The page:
How-to Learn: 3 Ways to do a Breast Self-Exam in Minutes
Breast Cancer Survivors

Treatment Care & Tips

How-To: Breast Self-Exams

One in 8 women in the U.S. will be diagnosed with breast cancer. Monthly self-exams can help you detect any issues early. Adult women of all ages are encouraged to do a breast self-exam each month. This is very important because 40 percent of diagnosed breast cancers are detected by women who feel a lump.

While mammograms can help you to detect cancer before you can feel a lump, breast self-exams help you to be familiar with how your breasts look and feel so you can alert your doctor if there are any changes.

 

How-To: Breast Self-Exams

1. In the Shower

To begin your breast exam, lift one arm up and rest your hand on your head. Check the entire breast and armpit area pressing down with light, medium, and firm pressure with the flat part of your three middle fingers. Check both breasts each month feeling for any lump, thickening, hardened knot or any other breast changes.

Breast Self-Exam in the Shower

 

2. In Front of a Mirror

Visually check your breasts with your arms at your sides. Next, raise your arms high overhead. Look for any changes in the shape, any swelling, or dimpling of the skin, or changes in the nipples. Next, rest your palms on your hips and press firmly to flex your chest muscles. Left and right breasts will not exactly match—few women’s breasts do– so look for any dimpling, puckering, or changes, particularly on one side.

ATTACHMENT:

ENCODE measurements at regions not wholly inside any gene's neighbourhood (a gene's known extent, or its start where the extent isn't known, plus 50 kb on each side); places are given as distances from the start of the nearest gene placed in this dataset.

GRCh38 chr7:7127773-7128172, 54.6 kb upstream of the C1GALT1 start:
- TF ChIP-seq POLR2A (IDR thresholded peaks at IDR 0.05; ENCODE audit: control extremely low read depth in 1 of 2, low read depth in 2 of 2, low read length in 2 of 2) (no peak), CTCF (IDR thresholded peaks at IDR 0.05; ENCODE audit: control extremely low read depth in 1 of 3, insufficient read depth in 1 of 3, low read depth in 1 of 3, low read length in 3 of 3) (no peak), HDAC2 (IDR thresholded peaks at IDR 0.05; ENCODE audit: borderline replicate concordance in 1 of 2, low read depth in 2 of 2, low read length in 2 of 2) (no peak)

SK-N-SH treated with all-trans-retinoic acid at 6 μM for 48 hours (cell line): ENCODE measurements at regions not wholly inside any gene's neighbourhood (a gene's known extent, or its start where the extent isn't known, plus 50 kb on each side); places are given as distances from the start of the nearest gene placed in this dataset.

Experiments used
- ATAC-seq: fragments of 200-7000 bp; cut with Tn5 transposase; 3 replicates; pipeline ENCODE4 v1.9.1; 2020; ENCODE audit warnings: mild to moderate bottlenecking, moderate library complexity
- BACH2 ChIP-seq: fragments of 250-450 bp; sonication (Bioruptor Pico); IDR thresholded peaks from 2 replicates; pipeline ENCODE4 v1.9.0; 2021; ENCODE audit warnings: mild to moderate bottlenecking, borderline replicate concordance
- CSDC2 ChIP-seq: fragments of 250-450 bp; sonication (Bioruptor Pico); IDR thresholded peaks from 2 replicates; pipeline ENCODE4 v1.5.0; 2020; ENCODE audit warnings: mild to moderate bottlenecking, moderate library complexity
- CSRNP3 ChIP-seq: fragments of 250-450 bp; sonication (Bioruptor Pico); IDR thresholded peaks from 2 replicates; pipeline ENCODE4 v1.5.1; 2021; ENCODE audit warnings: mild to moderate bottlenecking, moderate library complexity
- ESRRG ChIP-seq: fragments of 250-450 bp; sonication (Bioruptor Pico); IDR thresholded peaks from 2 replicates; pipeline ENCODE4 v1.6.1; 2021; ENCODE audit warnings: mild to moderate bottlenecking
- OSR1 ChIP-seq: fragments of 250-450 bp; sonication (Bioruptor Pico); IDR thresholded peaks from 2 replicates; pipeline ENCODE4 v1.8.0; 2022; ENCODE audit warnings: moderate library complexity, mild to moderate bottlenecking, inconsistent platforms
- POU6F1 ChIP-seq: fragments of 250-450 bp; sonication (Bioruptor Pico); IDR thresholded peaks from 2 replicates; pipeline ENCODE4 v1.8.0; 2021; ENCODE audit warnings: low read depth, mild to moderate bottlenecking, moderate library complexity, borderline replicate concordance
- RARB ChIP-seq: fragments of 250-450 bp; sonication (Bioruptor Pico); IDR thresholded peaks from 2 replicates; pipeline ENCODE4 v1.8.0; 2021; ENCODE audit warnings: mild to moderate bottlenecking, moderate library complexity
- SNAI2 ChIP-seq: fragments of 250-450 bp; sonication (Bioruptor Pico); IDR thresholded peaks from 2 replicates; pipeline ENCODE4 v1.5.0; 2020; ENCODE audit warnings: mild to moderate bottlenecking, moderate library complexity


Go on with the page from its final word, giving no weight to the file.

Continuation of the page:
Breast Self-Exam in Front of a Mirror

 

3. Lying Down

Place a pillow under your right shoulder and your right arm behind your head. Using your left hand, move the pads of your fingers around your right breast gently covering the entire breast area and armpit. Use light, medium and firm pressure. Squeeze the nipple; check for discharge and lumps. Repeat these steps for your left breast.

Breast Self-Exam Laying Down

 

Are Breast Self-Exams Enough?

Mammograms can detect tumors before they can be felt, making screenings key for early detection. But when combined with regular medical care and mammograms, breast self-exams can help women know what is normal for them so they can report any changes to their doctor.

 

Talk to your doctor right away if you notice any changes in your breasts. But don’t panic — 8 out of 10 lumps are not cancerous.

 

Getting a mammogram is important and is one of the many women’s health services that Gateway Health plan covers. You don’t need a referral for a screening mammogram, as long as the provider accepts Gateway Health insurance. Be sure to check when scheduling your appointment that your doctor or screening center accepts Gateway Health. However, if you need any follow up testing, you will need a referral. Your doctor can take care of that for you.

 

If you need help scheduling your mammogram or have any questions about your Gateway Health coverage, call our Member Services department at 1-800-392-1147, (TTY users, call 711 or 1-800-654-5984).

 

Hours of operation:

  • Monday through Friday (8 a.m. – 8 p.m.)
  1. https://www.breastcancer.org/symptoms/understand_bc/statistics
  2. https://www.nationalbreastcancer.org/breast-self-exam

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